Steve Koonin Out at Turner | Adweek Steve Koonin Out at Turner | Adweek
Advertisement

Steve Koonin Out at Turner

Programmer joins the Atlanta Hawks as CEO, minority owner

Steve Koonin Photo: Dimitrios Kambouris/WireImage for Turner

After a 14-year stint with Turner Entertainment Networks, where he most recently served as the division’s president, Steve Koonin is leaving the cable programming giant to assume the role of CEO of the NBA’s Atlanta Hawks franchise.

In his new position, Koonin will oversee all business, financial and strategic operations of the Hawks and Philips Arena. He will also acquire a minority stake within the Hawks’ ownership group.

Koonin has worked closely with the NBA for 28 years, a span that includes his tenure at Turner and as Coca-Cola’s vice president of sports and entertainment marketing.

In a note to Turner staffers, the notoriously sports-happy Koonin said he approached the opportunity to run the Hawks as “the chance to be a steward of another Ted Turner legacy,” adding that “The Hawks came to life when Ted took over the team in the ‘70s. Over time and under Ted’s leadership, the Hawks were the class of the Atlanta sports scene. I am hoping that we can reignite that spark and help the Hawks bring an NBA Championship to our hometown of Atlanta. I keep telling myself that I am not leaving Turner, but rather I have chosen a transfer to another division.”

Koonin has been the architect of Turner’s scripted programming initiative, developing such hits as The Closer, Falling Skies, Rizzoli & Isles, Saving Grace, Major Crimes and the criminally underwatched Men of a Certain Age for TNT. Comedy has been a tougher nut to crack, although Koonin did execute a coup in 2010 after luring Conan O’Brien to TBS.

While his position demanded a lot of long-tail thinking, Koonin also is clearly an executive who can think on his feet. He demonstrated that publicly during Turner’s 2011 upfront presentation, when a power surge at New York’s Hammerstein Ballroom had media buyers heading for the exits. Before he could lose this very valuable audience, Koonin cobbled together a stand-up routine that put George Lopez’s later efforts to shame.

“My name is Steve Koonin, formerly of Turner Broadcasting,” he said, drawing an appreciative roar from the crowd of buyers. “By the way, our pricing is not changing because of this,” he added, saying that Turner’s expenses were unlikely to decrease as a result of the snafu, “if you know what I mean.”

In the end, Koonin and the rest of the Turner brain trust seemed stricken. They needn’t have been. That sort of grace-under-pressure performance turned a possible disaster into the talk of the upfront. (A month after Koonin saved the day, Turner would go on to write CPM increases of 13 percent.)

As a Coca-Cola marketing guru, Koonin famously plotted to use colored lasers to project the brand’s iconic logo onto the surface of the moon to usher in the millennium on Jan. 1, 2000.

(Long story short-ish, the Federal Aviation Administration put the kibosh on the idea, citing concerns about possible interference with aircraft. As Koonin told Mediaweek back in 2007, “They weren't particularly enthused about the prospect of our cutting flying airplanes in half, but it would have worked. We had a scientist work out all the math.”)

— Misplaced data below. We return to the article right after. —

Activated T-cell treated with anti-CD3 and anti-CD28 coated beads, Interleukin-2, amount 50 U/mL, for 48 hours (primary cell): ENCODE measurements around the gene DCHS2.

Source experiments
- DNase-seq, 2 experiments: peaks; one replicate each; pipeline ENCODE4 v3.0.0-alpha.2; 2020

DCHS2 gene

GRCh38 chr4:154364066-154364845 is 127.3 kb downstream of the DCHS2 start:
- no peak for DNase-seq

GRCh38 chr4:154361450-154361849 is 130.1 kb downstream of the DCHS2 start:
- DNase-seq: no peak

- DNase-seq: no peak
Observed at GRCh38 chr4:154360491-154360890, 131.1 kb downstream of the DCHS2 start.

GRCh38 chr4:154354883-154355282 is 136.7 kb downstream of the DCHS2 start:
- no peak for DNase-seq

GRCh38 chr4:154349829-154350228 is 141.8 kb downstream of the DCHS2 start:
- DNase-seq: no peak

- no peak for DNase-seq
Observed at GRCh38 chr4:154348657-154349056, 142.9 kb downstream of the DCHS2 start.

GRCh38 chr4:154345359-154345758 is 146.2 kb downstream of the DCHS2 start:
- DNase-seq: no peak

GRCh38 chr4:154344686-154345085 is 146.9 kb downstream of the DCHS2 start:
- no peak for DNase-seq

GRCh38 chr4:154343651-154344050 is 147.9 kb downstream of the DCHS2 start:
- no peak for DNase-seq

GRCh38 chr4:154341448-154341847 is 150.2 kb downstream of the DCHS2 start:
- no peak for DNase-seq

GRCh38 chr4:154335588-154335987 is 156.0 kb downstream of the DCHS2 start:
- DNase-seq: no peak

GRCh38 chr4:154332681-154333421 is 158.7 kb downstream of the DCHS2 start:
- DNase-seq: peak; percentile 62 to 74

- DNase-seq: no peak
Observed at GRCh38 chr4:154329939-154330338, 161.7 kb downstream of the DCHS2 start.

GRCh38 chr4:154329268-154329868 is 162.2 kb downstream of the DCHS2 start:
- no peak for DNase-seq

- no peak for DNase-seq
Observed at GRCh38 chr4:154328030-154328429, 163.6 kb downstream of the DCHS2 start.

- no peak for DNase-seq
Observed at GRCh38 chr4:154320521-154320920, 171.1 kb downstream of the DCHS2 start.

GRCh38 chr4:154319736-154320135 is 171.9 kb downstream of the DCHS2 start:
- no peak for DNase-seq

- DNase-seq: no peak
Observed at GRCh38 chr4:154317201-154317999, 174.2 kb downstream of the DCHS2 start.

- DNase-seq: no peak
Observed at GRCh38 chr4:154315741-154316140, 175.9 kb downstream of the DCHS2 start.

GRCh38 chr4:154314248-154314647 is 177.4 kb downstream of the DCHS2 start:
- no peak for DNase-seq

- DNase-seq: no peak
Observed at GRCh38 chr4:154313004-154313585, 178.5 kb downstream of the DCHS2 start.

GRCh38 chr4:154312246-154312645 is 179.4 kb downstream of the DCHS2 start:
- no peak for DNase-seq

With typical aplomb, Koonin signed off by noting that he was grateful that “my iPad is waterproof,” before going on to thank everyone who has worked with him “day in and day out for the past 5,156 days.” He closed out his memo to staffers with the chorus of Green Day’s 1997 hit, “Good Riddance (Time Of Your Life)”:

“It’s something unpredictable
But in the end it’s right
I hope you had the time of your life…”

The reference is another fitting flourish. Along with being a sports nut, Koonin is a diehard music fan. Mere weeks after its formation, R.E.M. played a party at Koonin’s fraternity house on the campus of the University of Georgia.

Turner Broadcasting System president David Levy followed up with a memo of his own. “I imagine your feelings on his decision are like mine: mixed,” Levy wrote. “On one hand, I’ll miss Steve’s vision, creativity and leadership at TNT, TBS, truTV and Turner Classic Movies. Their success is a direct result of his professional and personal investment. I know that many of you would use those same words to describe his influence on you and your work. There’s no better tribute than that.”

The search for Koonin’s replacement, “including an internal and external search, begins immediately,” Levy added. 

Levy and Koonin were selected to fill the No. 1 spot on the 2010 Mediaweek 50 list.

Koonin’s departure comes just weeks after Turner announced that veteran CNN ad sales chief Greg D’Alba and Turner Animation head Stu Snyder would be leaving the company. Perhaps more importantly, Koonin exits exactly one month before Turner is set to present its 2014-15 upfront slate.

The Hawks on Saturday clinched the No. 8 seed in the Eastern Conference playoffs with a win over the Miami Heat, thereby eliminating the New York Knicks from contention. The franchise has advanced to the NBA Playoffs in each of the last seven seasons, the longest streak in the East, although that string of successes hasn’t translated to additional fannies in the seats at Philips Arena. (The Hawks finished the 2013-14 regular season ranked 28th in attendance.)

Advertisement